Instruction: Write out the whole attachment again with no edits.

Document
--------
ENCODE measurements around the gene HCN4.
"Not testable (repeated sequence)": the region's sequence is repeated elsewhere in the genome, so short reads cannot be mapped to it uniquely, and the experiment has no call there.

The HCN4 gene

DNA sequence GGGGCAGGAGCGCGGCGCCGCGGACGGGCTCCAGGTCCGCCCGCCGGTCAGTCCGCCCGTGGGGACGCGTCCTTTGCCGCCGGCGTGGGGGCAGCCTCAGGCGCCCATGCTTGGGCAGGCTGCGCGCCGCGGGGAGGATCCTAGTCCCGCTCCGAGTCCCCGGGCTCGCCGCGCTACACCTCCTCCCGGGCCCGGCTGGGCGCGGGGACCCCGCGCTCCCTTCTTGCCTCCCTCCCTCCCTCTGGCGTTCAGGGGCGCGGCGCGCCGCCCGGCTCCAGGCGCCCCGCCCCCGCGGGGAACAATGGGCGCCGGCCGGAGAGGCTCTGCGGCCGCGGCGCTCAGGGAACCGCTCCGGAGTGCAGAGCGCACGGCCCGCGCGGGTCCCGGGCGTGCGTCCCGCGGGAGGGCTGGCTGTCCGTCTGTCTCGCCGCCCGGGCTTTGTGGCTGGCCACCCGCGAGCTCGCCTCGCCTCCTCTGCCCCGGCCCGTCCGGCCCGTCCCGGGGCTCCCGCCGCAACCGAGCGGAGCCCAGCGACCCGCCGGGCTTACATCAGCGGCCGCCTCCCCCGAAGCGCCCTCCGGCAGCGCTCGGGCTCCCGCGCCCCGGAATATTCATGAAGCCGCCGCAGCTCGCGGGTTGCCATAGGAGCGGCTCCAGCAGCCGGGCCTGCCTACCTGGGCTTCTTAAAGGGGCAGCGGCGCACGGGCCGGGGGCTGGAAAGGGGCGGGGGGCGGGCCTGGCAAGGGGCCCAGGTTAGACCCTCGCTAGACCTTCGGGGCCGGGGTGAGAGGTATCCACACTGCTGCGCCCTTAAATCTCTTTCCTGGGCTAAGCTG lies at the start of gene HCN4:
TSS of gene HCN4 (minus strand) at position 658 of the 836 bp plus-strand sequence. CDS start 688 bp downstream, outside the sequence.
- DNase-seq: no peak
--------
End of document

ENCODE measurements around the gene HCN4.
"Not testable (repeated sequence)": the region's sequence is repeated elsewhere in the genome, so short reads cannot be mapped to it uniquely, and the experiment has no call there.

The HCN4 gene

DNA sequence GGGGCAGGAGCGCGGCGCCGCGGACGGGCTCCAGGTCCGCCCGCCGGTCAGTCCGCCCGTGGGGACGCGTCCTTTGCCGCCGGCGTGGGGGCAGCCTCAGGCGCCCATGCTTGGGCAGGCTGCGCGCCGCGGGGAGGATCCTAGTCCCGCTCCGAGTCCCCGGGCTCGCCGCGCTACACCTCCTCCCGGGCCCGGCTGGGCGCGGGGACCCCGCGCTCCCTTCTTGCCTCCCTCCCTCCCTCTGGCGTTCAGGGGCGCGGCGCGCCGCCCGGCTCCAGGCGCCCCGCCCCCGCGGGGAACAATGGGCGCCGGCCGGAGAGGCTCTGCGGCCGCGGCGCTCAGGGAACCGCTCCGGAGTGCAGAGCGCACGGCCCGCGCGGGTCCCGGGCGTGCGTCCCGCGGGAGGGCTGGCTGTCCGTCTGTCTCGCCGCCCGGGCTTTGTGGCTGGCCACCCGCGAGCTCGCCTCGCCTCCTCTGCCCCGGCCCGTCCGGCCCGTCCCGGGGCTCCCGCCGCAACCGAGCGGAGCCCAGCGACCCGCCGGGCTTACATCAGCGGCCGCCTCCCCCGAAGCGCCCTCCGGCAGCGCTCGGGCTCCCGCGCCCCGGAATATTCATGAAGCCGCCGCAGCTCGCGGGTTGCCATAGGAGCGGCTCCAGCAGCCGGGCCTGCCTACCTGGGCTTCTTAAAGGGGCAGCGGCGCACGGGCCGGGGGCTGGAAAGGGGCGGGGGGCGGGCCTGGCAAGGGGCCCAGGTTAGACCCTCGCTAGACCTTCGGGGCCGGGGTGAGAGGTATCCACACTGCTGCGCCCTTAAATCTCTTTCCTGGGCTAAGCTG lies at the start of gene HCN4:
TSS of gene HCN4 (minus strand) at position 658 of the 836 bp plus-strand sequence. CDS start 688 bp downstream, outside the sequence.
- DNase-seq: no peak